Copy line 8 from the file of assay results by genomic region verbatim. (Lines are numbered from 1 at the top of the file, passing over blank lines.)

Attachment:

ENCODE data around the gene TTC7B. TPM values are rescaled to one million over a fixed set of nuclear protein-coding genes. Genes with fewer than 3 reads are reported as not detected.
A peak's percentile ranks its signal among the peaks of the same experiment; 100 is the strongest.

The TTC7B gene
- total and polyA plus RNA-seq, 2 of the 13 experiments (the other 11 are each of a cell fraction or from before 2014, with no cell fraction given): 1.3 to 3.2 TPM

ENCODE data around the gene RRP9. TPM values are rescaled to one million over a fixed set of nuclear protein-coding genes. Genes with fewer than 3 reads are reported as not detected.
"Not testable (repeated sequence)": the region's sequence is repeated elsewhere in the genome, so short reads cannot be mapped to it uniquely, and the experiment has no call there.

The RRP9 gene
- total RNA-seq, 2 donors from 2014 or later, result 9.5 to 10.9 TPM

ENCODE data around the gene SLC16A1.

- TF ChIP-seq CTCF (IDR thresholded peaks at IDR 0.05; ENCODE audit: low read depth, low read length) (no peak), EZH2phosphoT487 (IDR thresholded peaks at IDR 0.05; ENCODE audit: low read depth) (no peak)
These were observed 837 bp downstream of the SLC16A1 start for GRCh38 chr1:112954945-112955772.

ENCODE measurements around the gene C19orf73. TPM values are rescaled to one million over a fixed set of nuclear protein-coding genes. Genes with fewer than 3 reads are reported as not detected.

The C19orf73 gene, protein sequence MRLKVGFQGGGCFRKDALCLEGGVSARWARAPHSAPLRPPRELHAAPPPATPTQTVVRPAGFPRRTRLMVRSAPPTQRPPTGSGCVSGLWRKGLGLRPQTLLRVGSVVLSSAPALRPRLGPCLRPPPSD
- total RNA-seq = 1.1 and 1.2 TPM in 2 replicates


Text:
- total RNA-seq, 2 donors from 2014 or later, result 9.5 to 10.9 TPM